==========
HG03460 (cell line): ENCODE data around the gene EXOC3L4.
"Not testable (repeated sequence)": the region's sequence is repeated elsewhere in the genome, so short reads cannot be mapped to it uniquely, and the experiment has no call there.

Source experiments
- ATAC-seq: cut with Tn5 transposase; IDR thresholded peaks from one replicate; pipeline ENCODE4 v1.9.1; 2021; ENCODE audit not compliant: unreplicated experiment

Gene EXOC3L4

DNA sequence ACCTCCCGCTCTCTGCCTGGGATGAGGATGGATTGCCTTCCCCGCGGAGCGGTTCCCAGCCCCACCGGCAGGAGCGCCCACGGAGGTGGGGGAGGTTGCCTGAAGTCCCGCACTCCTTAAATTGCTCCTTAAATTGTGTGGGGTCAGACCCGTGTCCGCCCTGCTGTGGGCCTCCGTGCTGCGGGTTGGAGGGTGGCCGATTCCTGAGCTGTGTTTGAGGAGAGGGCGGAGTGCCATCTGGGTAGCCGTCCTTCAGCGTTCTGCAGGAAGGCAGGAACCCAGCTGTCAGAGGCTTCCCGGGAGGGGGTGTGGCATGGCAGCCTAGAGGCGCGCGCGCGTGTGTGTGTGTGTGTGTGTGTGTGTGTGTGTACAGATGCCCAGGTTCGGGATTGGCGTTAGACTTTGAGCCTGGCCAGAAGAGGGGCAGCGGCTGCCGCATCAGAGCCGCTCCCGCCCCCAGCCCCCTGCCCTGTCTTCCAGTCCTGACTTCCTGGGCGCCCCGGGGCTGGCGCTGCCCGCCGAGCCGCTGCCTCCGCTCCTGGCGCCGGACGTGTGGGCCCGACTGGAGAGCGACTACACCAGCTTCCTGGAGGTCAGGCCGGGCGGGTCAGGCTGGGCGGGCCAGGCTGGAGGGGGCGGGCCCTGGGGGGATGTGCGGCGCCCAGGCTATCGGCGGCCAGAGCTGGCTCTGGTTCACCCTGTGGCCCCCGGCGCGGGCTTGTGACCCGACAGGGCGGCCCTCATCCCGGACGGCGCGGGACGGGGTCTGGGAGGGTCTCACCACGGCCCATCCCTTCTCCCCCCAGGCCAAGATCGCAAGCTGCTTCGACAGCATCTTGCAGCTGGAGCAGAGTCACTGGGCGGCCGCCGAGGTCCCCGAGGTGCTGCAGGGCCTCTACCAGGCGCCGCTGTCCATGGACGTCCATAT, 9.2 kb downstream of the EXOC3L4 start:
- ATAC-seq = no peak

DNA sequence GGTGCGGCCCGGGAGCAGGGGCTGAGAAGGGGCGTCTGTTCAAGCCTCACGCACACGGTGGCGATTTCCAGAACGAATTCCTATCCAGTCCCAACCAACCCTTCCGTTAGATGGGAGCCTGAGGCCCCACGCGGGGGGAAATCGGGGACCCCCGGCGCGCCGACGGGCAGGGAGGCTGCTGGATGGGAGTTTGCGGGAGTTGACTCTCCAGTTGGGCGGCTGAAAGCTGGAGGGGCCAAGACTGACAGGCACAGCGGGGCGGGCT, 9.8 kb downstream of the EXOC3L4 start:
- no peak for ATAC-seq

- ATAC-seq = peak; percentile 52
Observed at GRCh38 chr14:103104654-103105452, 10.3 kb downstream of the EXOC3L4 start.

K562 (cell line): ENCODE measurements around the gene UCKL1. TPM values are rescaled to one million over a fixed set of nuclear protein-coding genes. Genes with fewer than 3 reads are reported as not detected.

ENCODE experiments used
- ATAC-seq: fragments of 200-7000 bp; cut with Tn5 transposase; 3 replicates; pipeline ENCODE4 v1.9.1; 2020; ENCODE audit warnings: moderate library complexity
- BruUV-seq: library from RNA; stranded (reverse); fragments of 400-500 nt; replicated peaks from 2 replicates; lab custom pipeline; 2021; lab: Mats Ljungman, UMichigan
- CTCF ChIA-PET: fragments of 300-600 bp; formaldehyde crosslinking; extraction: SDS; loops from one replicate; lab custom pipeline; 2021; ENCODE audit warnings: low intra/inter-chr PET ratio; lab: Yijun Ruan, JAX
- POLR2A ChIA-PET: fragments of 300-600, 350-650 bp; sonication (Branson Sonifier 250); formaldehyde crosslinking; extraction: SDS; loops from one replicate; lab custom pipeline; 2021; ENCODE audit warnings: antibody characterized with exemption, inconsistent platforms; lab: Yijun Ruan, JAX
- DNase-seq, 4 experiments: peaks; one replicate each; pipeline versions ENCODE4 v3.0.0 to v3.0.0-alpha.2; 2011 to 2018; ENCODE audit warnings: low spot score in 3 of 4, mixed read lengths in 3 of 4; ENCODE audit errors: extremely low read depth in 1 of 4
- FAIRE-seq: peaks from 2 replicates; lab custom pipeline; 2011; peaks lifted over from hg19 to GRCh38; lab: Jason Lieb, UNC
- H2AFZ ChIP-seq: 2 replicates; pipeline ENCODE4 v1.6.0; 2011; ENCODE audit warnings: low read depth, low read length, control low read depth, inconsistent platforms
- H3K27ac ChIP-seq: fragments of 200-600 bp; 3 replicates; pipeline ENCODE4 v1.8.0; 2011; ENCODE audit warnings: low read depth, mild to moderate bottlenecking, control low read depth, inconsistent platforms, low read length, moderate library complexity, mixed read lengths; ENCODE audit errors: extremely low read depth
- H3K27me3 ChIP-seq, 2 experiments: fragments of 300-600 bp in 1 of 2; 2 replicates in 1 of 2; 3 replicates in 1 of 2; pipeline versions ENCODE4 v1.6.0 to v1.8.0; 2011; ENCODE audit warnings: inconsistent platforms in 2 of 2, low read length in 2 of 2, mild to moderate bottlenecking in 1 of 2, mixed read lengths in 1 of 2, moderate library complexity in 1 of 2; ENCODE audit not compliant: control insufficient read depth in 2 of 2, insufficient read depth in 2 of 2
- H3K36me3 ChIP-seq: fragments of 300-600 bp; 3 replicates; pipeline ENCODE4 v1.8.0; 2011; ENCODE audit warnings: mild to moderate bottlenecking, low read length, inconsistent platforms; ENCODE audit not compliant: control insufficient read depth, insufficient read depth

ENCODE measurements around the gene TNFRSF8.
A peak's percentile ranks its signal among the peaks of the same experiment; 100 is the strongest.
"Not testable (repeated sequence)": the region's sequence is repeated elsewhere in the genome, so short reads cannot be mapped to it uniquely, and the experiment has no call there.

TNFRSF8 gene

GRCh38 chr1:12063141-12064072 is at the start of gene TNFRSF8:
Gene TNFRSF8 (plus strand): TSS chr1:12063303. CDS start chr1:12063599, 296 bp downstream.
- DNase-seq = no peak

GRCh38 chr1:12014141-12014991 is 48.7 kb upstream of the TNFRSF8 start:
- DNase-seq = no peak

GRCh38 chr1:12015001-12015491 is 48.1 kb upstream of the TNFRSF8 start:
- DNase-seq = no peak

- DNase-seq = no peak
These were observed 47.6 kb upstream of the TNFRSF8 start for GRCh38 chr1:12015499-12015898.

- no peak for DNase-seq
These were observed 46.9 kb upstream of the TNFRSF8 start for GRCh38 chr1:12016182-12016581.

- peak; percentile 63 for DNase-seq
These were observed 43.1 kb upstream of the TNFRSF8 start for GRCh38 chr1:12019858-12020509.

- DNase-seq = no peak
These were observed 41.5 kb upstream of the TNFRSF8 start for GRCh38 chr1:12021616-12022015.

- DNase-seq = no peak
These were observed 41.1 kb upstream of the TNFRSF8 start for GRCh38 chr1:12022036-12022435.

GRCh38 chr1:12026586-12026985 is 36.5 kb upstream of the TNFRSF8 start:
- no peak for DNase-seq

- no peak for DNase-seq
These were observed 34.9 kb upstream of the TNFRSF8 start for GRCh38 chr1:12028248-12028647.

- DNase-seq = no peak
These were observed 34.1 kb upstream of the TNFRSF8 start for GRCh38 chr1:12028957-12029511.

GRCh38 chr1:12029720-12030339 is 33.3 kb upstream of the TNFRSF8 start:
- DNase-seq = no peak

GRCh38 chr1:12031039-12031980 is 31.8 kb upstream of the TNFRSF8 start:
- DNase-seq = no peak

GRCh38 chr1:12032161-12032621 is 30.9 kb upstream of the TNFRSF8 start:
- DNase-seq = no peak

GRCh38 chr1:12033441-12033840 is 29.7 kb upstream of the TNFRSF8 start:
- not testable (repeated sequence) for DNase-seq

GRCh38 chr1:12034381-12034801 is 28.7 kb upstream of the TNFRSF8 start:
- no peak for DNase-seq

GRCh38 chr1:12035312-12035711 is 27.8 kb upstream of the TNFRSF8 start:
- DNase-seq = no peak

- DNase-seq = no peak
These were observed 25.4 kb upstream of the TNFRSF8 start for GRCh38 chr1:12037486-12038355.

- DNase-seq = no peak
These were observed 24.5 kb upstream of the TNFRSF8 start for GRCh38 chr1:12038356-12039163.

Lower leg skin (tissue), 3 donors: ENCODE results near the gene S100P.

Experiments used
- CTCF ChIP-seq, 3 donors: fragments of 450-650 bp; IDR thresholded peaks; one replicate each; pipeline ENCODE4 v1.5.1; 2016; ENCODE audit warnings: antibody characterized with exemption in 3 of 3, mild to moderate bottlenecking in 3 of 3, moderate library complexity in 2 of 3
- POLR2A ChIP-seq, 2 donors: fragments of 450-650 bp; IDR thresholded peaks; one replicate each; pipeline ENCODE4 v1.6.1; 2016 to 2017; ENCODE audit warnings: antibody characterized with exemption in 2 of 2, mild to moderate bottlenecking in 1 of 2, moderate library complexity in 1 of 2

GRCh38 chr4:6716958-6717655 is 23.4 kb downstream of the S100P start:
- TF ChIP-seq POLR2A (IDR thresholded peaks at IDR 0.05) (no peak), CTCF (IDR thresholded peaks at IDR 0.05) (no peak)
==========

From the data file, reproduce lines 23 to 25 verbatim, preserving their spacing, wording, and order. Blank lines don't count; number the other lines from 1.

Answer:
- H3K36me3 ChIP-seq: fragments of 300-600 bp; 3 replicates; pipeline ENCODE4 v1.8.0; 2011; ENCODE audit warnings: mild to moderate bottlenecking, low read length, inconsistent platforms; ENCODE audit not compliant: control insufficient read depth, insufficient read depth

ENCODE measurements around the gene TNFRSF8.
A peak's percentile ranks its signal among the peaks of the same experiment; 100 is the strongest.